Written by Shannon Sliva
In my recent TEDxMileHigh talk, I argued that our national efforts to reform the criminal legal system are undermined by our inability or unwillingness to engage in non-adversarial conflict in our everyday lives. In short, the personal is political. Learn about the impact of unresolved conflict and how to have a restorative conversation.
The Impact of Unresolved Conflicts
I’d be surprised if, in reading this, you are unable to think of a relationship in your life which is suffering from avoidance of conflict—big or small. On the seemingly trivial end, you might be angry, frustrated, or hurt by someone, but haven’t said anything. For instance, perhaps you are hurt that a friend regularly blows off your plans or frustrated with how a colleague’s work patterns are affecting you. Sometimes, the injury is more severe, like a lie or betrayal. As a result, you either simmer silently or eventually drift (or run) away from the relationship which is paining you. In the extreme, you may have discarded a relationship that used to be meaningful to you with little resolution or closure.
It is my belief that these unresolved conflicts—even minor ones—negatively impact our lives.
At best, they cause anxiety and steal our joy. At worst, unaddressed conflicts cause prolonged pain and contribute to the breakdown of the community.
The Impulse to Restore and Connect
While running or hiding from conflict is a somewhat natural impulse, I believe there is an equally fundamental impulse toward restoration, connection, wholeness, and reconciliation, which restorative justice practitioner and scholar Kay Pranis calls “the restorative impulse.” The restorative impulse is the feeling that drives us toward connection. It’s why we love stories about repair, reconciliation, and redemption. We want to be in community with one another because it is our natural state.
So how do you act on the restorative impulse, when the impulse for fight or flight feels stronger? Like any other skill, engaging in hard conversations takes practice. Further, having the right tools can help. Next time you have something to address with a person in your household, workplace, or community, try initiating a restorative conversation. Below is a simple outline of a restorative conversation using an example that comes up often for my college students: a group project gone wrong.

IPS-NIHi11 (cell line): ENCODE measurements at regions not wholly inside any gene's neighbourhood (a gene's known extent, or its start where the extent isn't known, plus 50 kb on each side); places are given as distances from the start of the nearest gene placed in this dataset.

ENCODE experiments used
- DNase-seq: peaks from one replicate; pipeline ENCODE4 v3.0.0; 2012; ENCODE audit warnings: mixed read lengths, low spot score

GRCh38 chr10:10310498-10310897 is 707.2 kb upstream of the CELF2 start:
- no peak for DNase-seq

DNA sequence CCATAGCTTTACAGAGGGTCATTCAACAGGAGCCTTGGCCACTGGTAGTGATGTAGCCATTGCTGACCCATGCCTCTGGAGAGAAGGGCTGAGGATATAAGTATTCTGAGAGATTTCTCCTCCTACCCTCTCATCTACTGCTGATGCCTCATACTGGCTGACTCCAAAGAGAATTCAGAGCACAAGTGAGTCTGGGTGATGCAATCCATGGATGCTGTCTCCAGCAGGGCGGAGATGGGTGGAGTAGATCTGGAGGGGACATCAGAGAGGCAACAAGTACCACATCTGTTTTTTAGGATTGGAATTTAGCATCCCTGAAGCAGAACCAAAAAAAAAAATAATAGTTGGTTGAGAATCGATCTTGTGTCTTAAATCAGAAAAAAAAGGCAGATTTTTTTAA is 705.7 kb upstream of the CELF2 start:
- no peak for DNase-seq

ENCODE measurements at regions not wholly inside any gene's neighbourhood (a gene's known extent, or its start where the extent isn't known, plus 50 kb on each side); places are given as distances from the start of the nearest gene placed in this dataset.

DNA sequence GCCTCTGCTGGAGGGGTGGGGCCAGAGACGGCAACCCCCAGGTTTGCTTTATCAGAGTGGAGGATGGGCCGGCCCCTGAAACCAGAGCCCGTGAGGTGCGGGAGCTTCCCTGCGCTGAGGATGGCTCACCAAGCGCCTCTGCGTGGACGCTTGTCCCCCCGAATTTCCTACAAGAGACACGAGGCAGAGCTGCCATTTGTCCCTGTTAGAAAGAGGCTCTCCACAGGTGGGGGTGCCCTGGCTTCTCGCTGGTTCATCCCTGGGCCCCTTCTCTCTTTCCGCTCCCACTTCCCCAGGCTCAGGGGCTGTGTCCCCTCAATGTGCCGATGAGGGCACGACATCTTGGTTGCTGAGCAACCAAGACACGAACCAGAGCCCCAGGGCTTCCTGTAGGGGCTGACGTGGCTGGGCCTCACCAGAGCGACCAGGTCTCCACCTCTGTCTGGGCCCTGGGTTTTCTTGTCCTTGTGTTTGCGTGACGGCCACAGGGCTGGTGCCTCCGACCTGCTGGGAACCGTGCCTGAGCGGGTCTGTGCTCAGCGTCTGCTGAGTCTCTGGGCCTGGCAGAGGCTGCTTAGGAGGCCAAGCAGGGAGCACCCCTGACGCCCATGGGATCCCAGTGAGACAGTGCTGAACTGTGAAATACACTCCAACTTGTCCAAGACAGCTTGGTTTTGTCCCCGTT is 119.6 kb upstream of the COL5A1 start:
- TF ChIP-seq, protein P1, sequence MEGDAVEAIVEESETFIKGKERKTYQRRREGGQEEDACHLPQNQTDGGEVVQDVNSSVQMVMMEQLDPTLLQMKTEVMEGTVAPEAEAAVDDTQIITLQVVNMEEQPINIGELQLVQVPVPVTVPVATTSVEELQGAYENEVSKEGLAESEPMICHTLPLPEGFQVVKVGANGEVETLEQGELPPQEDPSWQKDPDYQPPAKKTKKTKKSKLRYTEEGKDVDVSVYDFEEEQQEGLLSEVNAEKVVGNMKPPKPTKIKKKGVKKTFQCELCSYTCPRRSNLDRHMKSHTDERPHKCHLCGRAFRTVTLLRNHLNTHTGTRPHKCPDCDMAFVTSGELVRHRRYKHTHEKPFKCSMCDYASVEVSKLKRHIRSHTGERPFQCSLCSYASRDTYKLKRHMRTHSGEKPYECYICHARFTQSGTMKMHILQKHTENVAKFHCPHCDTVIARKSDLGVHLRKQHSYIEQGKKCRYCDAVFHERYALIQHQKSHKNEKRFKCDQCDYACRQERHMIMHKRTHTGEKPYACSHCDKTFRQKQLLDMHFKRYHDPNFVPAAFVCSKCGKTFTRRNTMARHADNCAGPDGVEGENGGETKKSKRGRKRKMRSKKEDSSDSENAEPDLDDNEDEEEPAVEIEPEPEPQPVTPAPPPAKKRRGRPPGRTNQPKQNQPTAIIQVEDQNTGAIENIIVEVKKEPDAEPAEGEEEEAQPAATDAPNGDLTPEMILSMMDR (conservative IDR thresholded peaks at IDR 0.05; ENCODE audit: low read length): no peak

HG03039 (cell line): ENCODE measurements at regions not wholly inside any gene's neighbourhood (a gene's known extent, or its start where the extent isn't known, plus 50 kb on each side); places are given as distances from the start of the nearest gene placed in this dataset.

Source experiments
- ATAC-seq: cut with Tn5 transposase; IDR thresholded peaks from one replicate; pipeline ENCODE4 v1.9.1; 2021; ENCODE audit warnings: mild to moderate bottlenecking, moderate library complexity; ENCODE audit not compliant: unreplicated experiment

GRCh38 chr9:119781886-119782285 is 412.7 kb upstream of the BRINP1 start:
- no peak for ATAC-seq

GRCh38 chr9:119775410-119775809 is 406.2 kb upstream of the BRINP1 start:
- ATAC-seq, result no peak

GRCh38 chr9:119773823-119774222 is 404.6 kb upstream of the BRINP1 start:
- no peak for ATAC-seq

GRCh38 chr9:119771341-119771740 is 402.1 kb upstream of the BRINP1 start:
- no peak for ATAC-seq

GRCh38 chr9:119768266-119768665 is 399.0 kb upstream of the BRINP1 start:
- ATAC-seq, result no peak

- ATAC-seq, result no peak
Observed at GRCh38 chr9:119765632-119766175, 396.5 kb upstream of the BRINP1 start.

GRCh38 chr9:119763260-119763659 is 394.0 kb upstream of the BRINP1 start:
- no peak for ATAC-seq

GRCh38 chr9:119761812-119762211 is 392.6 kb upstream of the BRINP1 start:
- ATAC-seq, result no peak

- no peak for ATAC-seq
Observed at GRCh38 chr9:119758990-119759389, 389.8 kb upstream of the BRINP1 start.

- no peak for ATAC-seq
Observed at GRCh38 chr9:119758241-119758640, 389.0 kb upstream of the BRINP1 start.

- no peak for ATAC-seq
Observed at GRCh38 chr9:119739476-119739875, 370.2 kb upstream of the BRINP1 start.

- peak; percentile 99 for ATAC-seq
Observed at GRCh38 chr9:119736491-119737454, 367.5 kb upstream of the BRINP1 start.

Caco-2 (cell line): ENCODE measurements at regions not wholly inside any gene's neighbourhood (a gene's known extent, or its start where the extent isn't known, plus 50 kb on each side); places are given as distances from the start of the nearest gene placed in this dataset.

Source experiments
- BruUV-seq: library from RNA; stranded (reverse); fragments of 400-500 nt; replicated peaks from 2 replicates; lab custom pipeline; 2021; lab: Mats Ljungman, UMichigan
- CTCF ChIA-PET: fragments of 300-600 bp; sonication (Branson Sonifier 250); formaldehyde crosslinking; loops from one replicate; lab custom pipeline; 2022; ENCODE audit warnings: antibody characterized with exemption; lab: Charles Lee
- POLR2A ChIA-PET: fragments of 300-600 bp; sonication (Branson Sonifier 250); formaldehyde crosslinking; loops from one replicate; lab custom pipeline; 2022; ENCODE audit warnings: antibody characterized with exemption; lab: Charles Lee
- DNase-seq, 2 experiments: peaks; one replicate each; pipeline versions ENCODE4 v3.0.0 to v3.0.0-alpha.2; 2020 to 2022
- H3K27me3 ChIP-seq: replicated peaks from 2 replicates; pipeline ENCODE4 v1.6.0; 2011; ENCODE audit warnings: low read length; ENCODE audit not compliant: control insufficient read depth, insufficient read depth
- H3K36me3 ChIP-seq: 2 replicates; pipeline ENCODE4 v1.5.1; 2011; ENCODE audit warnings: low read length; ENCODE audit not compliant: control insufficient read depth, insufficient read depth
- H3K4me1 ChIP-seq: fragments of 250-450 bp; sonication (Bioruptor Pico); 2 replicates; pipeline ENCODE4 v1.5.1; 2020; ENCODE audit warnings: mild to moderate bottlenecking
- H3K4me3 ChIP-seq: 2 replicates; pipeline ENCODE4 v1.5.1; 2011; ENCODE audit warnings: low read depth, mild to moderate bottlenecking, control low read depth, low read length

Six Steps for a Restorative Conversation
1. Get Permission for Time and Place
Restorative conversations should always be voluntary for everyone involved. If you spring an important conversation on someone at a bad time or in an uncomfortable place, you decrease the likelihood that they will be ready to listen and connect.
“I’d like to talk with you about something. Is now a good time?”
2. Appreciate the Relationship
Before you dive into what is bothering you, offer genuine appreciation for the person or relationship. Don’t do this if it isn’t authentic. If you aren’t sure what to say, consider why this relationship is important to you. The restorative philosophy suggests that every relationship has value to the community. For instance, a relationship with a neighbor or colleague impacts your everyday life and the lives of those around you. Finding value in the relationship doesn’t mean you want to be best friends.
If you truly can’t find any value in maintaining the relationship, then a restorative conversation may not be right.
Try: “This project is really important to me, and I think the perspective that you bring is unique and valuable. I’m nervous to bring this up, but I care about us having a good relationship and completing this project together.”
3. What Happened?
It’s time to bring up what’s gone wrong. In very clear and direct terms, describe what you believe has happened or is happening that is causing harm to you or to the community. Avoid assigning motivations or blame at this point. Stick to the facts, and to how you are perceiving the facts. Keep it brief, so that it doesn’t turn into a lecture before the other person gets to speak. Then, offer your partner a chance to share their perception of what happened. Be open to the fact that they may be having a different experience.